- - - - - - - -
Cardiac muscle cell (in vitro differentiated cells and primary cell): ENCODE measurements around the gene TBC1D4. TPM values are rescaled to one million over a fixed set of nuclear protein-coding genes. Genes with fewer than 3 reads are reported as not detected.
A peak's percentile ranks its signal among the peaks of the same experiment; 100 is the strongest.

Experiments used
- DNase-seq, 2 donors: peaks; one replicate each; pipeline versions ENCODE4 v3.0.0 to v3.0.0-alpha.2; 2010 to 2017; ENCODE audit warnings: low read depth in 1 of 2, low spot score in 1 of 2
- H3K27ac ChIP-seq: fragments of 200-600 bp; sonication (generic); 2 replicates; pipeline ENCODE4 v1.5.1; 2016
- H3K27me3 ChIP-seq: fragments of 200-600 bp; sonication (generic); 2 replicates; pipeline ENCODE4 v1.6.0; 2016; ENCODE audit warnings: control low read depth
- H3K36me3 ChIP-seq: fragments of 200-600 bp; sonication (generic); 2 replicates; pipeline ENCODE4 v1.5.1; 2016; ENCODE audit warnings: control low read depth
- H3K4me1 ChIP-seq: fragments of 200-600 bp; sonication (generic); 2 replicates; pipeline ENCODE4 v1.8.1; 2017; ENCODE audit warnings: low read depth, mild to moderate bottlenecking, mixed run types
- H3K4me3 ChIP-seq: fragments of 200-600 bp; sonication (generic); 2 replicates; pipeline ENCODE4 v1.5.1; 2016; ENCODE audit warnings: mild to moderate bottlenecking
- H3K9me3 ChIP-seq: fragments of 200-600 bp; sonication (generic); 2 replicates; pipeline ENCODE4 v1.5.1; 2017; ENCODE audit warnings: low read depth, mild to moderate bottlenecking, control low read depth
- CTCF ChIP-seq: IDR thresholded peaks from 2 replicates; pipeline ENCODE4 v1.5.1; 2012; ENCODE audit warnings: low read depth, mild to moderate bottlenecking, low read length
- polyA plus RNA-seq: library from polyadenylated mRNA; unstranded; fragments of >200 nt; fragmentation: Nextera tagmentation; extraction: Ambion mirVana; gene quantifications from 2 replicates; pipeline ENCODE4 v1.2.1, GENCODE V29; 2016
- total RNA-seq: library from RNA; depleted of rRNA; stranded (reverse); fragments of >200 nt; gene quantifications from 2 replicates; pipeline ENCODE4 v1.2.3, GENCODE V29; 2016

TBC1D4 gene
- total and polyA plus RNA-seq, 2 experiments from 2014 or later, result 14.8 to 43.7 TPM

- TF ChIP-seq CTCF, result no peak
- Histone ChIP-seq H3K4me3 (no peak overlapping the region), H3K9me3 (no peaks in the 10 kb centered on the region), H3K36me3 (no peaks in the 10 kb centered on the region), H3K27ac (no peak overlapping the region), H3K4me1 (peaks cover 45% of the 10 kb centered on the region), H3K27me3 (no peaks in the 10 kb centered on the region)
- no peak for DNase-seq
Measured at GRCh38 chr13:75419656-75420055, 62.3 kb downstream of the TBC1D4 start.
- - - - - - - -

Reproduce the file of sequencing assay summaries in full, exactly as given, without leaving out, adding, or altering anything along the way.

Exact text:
Cardiac muscle cell (in vitro differentiated cells and primary cell): ENCODE measurements around the gene TBC1D4. TPM values are rescaled to one million over a fixed set of nuclear protein-coding genes. Genes with fewer than 3 reads are reported as not detected.
A peak's percentile ranks its signal among the peaks of the same experiment; 100 is the strongest.

Experiments used
- DNase-seq, 2 donors: peaks; one replicate each; pipeline versions ENCODE4 v3.0.0 to v3.0.0-alpha.2; 2010 to 2017; ENCODE audit warnings: low read depth in 1 of 2, low spot score in 1 of 2
- H3K27ac ChIP-seq: fragments of 200-600 bp; sonication (generic); 2 replicates; pipeline ENCODE4 v1.5.1; 2016
- H3K27me3 ChIP-seq: fragments of 200-600 bp; sonication (generic); 2 replicates; pipeline ENCODE4 v1.6.0; 2016; ENCODE audit warnings: control low read depth
- H3K36me3 ChIP-seq: fragments of 200-600 bp; sonication (generic); 2 replicates; pipeline ENCODE4 v1.5.1; 2016; ENCODE audit warnings: control low read depth
- H3K4me1 ChIP-seq: fragments of 200-600 bp; sonication (generic); 2 replicates; pipeline ENCODE4 v1.8.1; 2017; ENCODE audit warnings: low read depth, mild to moderate bottlenecking, mixed run types
- H3K4me3 ChIP-seq: fragments of 200-600 bp; sonication (generic); 2 replicates; pipeline ENCODE4 v1.5.1; 2016; ENCODE audit warnings: mild to moderate bottlenecking
- H3K9me3 ChIP-seq: fragments of 200-600 bp; sonication (generic); 2 replicates; pipeline ENCODE4 v1.5.1; 2017; ENCODE audit warnings: low read depth, mild to moderate bottlenecking, control low read depth
- CTCF ChIP-seq: IDR thresholded peaks from 2 replicates; pipeline ENCODE4 v1.5.1; 2012; ENCODE audit warnings: low read depth, mild to moderate bottlenecking, low read length
- polyA plus RNA-seq: library from polyadenylated mRNA; unstranded; fragments of >200 nt; fragmentation: Nextera tagmentation; extraction: Ambion mirVana; gene quantifications from 2 replicates; pipeline ENCODE4 v1.2.1, GENCODE V29; 2016
- total RNA-seq: library from RNA; depleted of rRNA; stranded (reverse); fragments of >200 nt; gene quantifications from 2 replicates; pipeline ENCODE4 v1.2.3, GENCODE V29; 2016

TBC1D4 gene
- total and polyA plus RNA-seq, 2 experiments from 2014 or later, result 14.8 to 43.7 TPM

- TF ChIP-seq CTCF, result no peak
- Histone ChIP-seq H3K4me3 (no peak overlapping the region), H3K9me3 (no peaks in the 10 kb centered on the region), H3K36me3 (no peaks in the 10 kb centered on the region), H3K27ac (no peak overlapping the region), H3K4me1 (peaks cover 45% of the 10 kb centered on the region), H3K27me3 (no peaks in the 10 kb centered on the region)
- no peak for DNase-seq
Measured at GRCh38 chr13:75419656-75420055, 62.3 kb downstream of the TBC1D4 start.